the flat cutting part of a sword, knife, etc.
a sword, rapier, or the like.
a similar part, as of a mechanism, used for clearing, wiping, scraping, etc.: the blade of a windshield wiper; the blade of a bulldozer.
the arm of a propeller or other similar rotary mechanism, as an electric fan or turbine.
the leaf of a plant, especially of a grass or cereal.
the broad part of a leaf, as distinguished from the stalk or petiole.
the metal part of an ice skate that comes into contact with the ice.
a thin, flat part of something, as of an oar or a bone: shoulder blade.
a dashing, swaggering, or jaunty young man: a gay blade from the nearby city.
a swordsman.
the foremost and most readily flexible portion of the tongue, including the tip and implying the upper and lower surfaces and edges.
the upper surface of the tongue directly behind the tip, lying beneath the alveolar ridge when the tongue is in a resting position.
the elongated hind part of a fowl's single comb.

before 1000; Middle English; Old English blæd blade of grass; cognate with Dutch blad, Old Norse blath, German Blatt; akin to blow3

bladeless, adjective
multiblade, noun
unblade, verb (used with object), unbladed, unblading. Unabridged
Based on the Random House Dictionary, © Random House, Inc. 2015.
Cite This Source Link To blade
World English Dictionary
blade (bleɪd)
1.  the part of a sharp weapon, tool, etc, that forms the cutting edge
2.  (Austral), (NZ) (plural) hand shears used for shearing sheep
3.  the thin flattish part of various tools, implements, etc, as of a propeller, turbine, etc
4.  the flattened expanded part of a leaf, sepal, or petal
5.  the long narrow leaf of a grass or related plant
6.  the striking surface of a bat, club, stick, or oar
7.  the metal runner on an ice skate
8.  archaeol a long thin flake of flint, possibly used as a tool
9.  the upper part of the tongue lying directly behind the tip
10.  archaic a dashing or swaggering young man
11.  short for shoulder blade
12.  sword a poetic word for a swordsman
[Old English blæd; related to Old Norse blath leaf, Old High German blat, Latin folium leaf]

Collins English Dictionary - Complete & Unabridged 10th Edition
2009 © William Collins Sons & Co. Ltd. 1979, 1986 © HarperCollins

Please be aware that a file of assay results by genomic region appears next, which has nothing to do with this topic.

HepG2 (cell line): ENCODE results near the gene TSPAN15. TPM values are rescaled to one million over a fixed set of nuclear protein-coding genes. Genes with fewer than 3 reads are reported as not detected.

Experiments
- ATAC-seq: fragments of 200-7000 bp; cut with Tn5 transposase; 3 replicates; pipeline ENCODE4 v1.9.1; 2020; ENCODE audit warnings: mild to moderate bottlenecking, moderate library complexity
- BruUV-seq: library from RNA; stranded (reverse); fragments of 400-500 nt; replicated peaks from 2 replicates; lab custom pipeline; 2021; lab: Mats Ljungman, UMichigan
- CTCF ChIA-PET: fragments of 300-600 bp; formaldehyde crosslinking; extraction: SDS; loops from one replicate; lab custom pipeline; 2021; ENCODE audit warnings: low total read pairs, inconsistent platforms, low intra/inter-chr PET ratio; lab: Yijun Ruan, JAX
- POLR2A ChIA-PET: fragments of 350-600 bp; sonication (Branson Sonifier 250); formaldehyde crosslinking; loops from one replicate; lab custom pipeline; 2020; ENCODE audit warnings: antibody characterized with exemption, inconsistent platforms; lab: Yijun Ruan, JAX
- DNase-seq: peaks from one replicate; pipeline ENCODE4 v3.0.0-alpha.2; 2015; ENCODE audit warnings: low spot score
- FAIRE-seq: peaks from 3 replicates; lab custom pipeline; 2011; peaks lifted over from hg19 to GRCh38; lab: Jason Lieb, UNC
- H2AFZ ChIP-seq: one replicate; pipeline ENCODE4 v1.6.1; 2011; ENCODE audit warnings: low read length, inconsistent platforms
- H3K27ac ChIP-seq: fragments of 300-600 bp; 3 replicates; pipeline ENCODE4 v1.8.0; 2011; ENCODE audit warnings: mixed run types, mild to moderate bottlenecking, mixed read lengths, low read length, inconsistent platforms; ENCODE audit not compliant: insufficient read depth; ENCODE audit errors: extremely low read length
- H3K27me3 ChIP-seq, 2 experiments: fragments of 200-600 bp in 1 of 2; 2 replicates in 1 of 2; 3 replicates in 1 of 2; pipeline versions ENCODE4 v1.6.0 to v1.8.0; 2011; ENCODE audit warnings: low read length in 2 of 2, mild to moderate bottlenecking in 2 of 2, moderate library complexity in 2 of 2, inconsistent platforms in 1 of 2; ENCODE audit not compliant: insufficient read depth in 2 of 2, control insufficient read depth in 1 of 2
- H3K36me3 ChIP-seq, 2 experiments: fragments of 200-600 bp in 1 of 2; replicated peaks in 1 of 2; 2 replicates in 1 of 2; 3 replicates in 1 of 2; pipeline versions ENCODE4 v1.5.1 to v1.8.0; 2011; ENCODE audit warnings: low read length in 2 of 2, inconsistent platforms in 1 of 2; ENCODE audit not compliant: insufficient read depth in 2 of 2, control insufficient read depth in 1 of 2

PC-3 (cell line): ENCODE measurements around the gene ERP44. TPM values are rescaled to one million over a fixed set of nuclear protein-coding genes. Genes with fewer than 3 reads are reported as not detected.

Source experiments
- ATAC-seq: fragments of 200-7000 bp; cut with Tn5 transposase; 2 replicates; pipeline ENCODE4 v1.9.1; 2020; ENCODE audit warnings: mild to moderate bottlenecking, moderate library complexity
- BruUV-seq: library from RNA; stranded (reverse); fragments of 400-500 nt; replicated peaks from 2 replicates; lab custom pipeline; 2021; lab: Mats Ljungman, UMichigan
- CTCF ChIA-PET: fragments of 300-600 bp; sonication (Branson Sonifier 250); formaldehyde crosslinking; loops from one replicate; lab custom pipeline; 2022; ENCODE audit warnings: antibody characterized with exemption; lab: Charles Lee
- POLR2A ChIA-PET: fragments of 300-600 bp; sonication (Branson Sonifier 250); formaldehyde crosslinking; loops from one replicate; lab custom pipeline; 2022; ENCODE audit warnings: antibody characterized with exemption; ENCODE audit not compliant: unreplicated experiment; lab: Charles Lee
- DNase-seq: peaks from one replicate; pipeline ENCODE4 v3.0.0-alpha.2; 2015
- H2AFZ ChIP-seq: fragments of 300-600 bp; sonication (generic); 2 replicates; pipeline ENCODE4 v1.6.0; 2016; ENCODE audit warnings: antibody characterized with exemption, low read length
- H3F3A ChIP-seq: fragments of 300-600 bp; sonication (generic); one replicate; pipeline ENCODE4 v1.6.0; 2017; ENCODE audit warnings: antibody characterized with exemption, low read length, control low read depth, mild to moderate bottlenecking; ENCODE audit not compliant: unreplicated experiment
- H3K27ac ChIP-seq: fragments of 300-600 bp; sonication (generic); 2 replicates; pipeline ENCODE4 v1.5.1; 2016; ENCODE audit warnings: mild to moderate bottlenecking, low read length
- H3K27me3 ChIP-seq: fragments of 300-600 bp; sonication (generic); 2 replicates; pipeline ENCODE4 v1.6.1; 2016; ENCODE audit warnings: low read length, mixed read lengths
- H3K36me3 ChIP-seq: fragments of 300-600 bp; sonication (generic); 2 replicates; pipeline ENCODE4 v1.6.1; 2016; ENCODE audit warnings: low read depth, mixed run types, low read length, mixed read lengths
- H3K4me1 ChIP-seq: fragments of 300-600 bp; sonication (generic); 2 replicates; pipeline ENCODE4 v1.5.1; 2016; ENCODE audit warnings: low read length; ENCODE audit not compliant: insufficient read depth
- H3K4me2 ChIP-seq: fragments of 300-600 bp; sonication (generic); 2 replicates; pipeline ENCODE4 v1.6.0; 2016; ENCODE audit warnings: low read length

Publishers 1998, 2000, 2003, 2005, 2006, 2007, 2009
Cite This Source
Word Origin & History

O.E. blæd "a leaf," but also "a leaf-like part" (of spade, oar, etc.), from P.Gmc. *bladaz (cf. O.Fris. bled "leaf," Ger. blatt, O.N. blað), from PIE *bhle-to-, suffixed form (p.p.) of *bhel- (3) "to thrive, bloom," possibly identical with *bhel- (2) "to blow, swell" (see
bole). Extended in M.E. to shoulders (c.1300) and swords (early 14c.). The modern use in reference to grass may be a M.E. revival, by influence of O.Fr. bled "corn, wheat" (11c., perhaps from Germanic). The cognate in Ger., blatt, is the general word for "leaf;" laub is used collectively as "foliage." O.N. blað was used in reference to herbs and plants, lauf in reference to trees. This might have been the original distinction in O.E., too.
Online Etymology Dictionary, © 2010 Douglas Harper
Cite This Source
American Heritage
Science Dictionary
blade   (blād)  Pronunciation Key 
    1. The expanded part of a leaf or petal. Also called lamina. See more at leaf.

    2. The leaf of grasses and similar plants.

  1. A stone tool consisting of a slender, sharp-edged, unserrated flake that is at least twice as long as it is wide. Blade tools were developed late in the stone tool tradition, after core and flake tools, and were probably used especially as knives.

The American Heritage® Science Dictionary
Copyright © 2002. Published by Houghton Mifflin. All rights reserved.
Cite This Source
Bible Dictionary

Blade definition

applied to the glittering point of a spear (Job 39:23) or sword (Nah. 3:3), the blade of a dagger (Judg. 3:22); the "shoulder blade" (Job 31:22); the "blade" of cereals (Matt. 13:26).

Easton's 1897 Bible Dictionary
Cite This Source
Example sentences
The actual cutting is done between the middle and the heel of the blade, and
  not near the tip.
It also adds a smaller cutting blade and a sturdy corkscrew.
They seemed not to fly so much as scull the air with dark blade wings.
They are foot soldiers, who know they will live by the blade, and die by the
Copyright © 2015, LLC. All rights reserved.
  • Please Login or Sign Up to use the Recent Searches feature